In child welfare good practice changes lives and the choices, we make about building a model and framework for child welfare supervision and how to evaluate our practices or how to apply evaluation findings that can affect children and families across the country.
For decades child welfare professionals have been trying creative ways to engage Children and Families to accurately assess their needs and to offer the support and services they need most.
Unfortunately far too many of these innovative pilot programs and promising initiatives are spread prematurely before we have much information about;
Whether they work?
How do they work?
For whom as a result our research and evaluation evidence is limited in many areas and when leaders like you are called upon to make important decisions.
The factors may have a greater influence on which policies and practices get implemented?
What services children and families ultimately receive?
What makes developing and spreading effective practice?
How can we better use evaluation to strengthen child welfare practice?
Sometimes despite our best efforts and intentions, we’re faced with tough choices and competing priorities that cause us to miss opportunities to evaluate to partner to learn and to make more informed decisions.
Our agency is accountable to the public and to the children and families we serve for achieving results.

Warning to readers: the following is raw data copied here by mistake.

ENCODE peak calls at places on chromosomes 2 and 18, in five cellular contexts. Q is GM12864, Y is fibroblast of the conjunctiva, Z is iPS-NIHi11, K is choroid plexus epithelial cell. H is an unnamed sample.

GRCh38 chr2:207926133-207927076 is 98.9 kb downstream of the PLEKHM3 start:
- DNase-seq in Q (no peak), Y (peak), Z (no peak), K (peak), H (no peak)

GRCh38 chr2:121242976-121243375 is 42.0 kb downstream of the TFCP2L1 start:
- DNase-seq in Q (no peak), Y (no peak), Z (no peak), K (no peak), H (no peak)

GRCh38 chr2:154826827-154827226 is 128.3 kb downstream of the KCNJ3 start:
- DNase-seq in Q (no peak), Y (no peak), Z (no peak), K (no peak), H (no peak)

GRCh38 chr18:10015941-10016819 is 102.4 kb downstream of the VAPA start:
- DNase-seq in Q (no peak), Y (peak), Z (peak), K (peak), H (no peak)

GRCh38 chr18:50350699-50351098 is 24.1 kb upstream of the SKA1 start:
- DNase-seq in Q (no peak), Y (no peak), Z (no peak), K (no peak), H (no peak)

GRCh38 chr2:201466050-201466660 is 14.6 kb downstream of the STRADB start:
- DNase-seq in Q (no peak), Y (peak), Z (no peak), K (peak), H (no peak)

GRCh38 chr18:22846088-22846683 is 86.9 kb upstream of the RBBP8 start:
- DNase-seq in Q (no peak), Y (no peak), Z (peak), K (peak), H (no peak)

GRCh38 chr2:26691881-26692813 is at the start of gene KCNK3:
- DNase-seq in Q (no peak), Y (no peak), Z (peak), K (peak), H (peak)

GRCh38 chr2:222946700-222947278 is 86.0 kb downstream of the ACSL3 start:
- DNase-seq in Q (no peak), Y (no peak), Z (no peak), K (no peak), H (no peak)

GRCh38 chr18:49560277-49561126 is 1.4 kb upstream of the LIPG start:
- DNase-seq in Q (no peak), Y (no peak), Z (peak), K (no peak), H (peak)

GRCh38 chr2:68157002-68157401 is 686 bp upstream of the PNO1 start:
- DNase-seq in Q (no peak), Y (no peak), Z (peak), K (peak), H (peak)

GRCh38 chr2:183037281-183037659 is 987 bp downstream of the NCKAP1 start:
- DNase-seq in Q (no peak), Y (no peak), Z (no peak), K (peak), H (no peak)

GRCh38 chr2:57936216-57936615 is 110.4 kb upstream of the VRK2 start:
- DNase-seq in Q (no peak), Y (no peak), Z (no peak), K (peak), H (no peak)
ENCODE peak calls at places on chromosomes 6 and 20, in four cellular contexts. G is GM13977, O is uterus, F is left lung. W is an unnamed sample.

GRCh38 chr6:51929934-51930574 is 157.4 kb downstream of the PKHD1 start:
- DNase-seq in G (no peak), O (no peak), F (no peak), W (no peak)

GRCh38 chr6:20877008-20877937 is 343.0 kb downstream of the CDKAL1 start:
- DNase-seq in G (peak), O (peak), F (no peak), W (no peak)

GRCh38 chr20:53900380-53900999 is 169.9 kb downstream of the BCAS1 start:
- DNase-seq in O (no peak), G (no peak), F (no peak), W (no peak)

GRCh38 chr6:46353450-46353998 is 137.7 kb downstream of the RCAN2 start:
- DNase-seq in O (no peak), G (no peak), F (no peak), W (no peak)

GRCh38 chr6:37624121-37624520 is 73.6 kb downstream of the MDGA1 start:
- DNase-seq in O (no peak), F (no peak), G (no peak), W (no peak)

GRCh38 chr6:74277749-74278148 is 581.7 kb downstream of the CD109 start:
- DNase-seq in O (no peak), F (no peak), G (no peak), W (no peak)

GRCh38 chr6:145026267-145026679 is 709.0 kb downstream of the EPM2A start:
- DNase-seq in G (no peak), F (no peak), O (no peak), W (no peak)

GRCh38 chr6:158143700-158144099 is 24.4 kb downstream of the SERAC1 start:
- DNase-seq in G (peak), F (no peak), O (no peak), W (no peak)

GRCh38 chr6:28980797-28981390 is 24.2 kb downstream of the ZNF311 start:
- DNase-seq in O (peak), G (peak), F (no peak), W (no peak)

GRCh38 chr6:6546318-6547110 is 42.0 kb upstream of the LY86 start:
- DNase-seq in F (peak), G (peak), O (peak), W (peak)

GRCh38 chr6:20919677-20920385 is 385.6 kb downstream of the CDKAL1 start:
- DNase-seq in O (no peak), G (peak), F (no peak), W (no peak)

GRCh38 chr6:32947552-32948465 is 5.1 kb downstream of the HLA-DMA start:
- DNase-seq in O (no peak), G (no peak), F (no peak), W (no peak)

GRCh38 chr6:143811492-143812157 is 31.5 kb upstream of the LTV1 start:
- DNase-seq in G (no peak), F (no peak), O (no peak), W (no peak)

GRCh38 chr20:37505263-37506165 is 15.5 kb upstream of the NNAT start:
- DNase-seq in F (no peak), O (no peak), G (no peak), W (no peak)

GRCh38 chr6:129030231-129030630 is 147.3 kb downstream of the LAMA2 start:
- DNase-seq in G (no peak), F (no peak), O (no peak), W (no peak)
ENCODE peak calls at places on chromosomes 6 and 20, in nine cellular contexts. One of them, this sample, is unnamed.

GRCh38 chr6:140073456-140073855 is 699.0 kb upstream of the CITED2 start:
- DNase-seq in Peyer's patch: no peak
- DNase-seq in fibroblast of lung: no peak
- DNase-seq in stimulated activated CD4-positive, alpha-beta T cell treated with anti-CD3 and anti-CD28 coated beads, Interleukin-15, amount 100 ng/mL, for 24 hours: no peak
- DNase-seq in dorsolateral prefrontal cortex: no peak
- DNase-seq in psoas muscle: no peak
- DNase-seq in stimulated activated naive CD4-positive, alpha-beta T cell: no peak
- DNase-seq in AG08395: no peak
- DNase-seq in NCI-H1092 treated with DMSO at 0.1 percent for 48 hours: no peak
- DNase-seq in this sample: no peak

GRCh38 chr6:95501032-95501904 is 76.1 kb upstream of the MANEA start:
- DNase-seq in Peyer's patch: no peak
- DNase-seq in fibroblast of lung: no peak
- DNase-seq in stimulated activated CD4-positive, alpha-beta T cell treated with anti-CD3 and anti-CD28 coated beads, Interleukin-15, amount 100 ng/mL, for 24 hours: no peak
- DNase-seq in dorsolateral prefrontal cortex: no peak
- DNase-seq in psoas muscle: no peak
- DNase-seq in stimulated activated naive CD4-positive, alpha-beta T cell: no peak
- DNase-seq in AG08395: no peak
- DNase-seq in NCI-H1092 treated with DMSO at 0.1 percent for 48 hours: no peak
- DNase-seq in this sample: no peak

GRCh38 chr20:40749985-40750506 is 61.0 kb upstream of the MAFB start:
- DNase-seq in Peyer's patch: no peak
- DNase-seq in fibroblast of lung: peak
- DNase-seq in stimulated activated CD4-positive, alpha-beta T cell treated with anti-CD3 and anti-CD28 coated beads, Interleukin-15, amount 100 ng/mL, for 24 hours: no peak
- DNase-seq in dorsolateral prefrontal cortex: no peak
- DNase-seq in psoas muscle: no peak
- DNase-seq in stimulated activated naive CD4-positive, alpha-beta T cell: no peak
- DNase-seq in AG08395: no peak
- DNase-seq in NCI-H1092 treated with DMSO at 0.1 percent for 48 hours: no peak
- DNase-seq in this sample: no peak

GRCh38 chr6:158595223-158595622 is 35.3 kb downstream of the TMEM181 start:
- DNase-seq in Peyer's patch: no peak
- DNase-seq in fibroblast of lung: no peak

We rely heavily on evaluation to help us improve outcomes and to justify funding those services that are working while we’d like for all of our decisions to be guided by findings from well-designed program evaluations.
We know it’s not always that easy mandates budgets time politics public opinion they can all come into play and when asked to allocate limited funds.
It can be difficult to choose between competing needs like supporting an important evaluation study or purchasing additional services for an underserved community or reducing worker caseloads.
I’m not always sure how best to serve our children and families.
It’s not easy we also know that. Sometimes funders have a rigorous evaluation and research institutions have aspirations and incentives to perform scientific studies that are hard to align with current practices in the field working with you to weigh the potential costs and benefits of a particular evaluation approach for your agency and community in the short-term.
While also considering how your evaluation could inform and impact services for the field of child welfare, in the long run, it is challenging and even when we do successfully partner to complete an important evaluation study.
We often struggle to communicate results in ways that are meaningful to professionals in your agency and that can be applied.
That’s why for all of these reasons.
It’s so important that we make our evaluations count fortunately we’re getting better at this with practice and it begins with a willingness to be open to collaborate and to build trust.
That doesn’t mean we’ll always agree but we believe that our children and families deserve the best we can offer.
In the future limited resources get invested in programs and services that will have the greatest chance of success forging strong partnerships between administrators evaluators and funders is essential and acknowledging that we all have more to learn is a great place to start while dollars have been invested in child welfare evaluations.
We still have limited information about what works and what doesn’t and there are still a lot we can do to improve by testing our programs and services designing better evaluations and disseminating the evaluation findings of successful programs more widely.